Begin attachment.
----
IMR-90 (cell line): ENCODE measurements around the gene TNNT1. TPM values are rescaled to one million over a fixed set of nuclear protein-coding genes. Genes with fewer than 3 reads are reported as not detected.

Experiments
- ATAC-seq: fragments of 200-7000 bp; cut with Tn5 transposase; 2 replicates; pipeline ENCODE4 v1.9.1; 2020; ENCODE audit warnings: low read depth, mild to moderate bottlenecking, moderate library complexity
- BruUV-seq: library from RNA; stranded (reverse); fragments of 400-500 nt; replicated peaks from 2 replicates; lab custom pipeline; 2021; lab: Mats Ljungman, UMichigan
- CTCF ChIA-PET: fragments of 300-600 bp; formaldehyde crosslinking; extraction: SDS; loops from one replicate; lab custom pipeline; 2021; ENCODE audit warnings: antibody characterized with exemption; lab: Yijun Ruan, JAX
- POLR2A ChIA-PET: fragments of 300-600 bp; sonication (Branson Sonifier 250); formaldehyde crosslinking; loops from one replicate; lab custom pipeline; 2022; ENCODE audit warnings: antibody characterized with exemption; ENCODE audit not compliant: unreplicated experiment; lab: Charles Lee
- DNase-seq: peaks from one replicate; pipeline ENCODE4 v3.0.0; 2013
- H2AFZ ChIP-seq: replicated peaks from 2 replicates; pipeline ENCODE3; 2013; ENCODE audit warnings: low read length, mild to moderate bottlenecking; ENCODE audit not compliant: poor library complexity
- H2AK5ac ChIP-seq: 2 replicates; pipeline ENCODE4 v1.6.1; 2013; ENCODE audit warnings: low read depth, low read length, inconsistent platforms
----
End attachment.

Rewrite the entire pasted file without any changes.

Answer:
IMR-90 (cell line): ENCODE measurements around the gene TNNT1. TPM values are rescaled to one million over a fixed set of nuclear protein-coding genes. Genes with fewer than 3 reads are reported as not detected.

Experiments
- ATAC-seq: fragments of 200-7000 bp; cut with Tn5 transposase; 2 replicates; pipeline ENCODE4 v1.9.1; 2020; ENCODE audit warnings: low read depth, mild to moderate bottlenecking, moderate library complexity
- BruUV-seq: library from RNA; stranded (reverse); fragments of 400-500 nt; replicated peaks from 2 replicates; lab custom pipeline; 2021; lab: Mats Ljungman, UMichigan
- CTCF ChIA-PET: fragments of 300-600 bp; formaldehyde crosslinking; extraction: SDS; loops from one replicate; lab custom pipeline; 2021; ENCODE audit warnings: antibody characterized with exemption; lab: Yijun Ruan, JAX
- POLR2A ChIA-PET: fragments of 300-600 bp; sonication (Branson Sonifier 250); formaldehyde crosslinking; loops from one replicate; lab custom pipeline; 2022; ENCODE audit warnings: antibody characterized with exemption; ENCODE audit not compliant: unreplicated experiment; lab: Charles Lee
- DNase-seq: peaks from one replicate; pipeline ENCODE4 v3.0.0; 2013
- H2AFZ ChIP-seq: replicated peaks from 2 replicates; pipeline ENCODE3; 2013; ENCODE audit warnings: low read length, mild to moderate bottlenecking; ENCODE audit not compliant: poor library complexity
- H2AK5ac ChIP-seq: 2 replicates; pipeline ENCODE4 v1.6.1; 2013; ENCODE audit warnings: low read depth, low read length, inconsistent platforms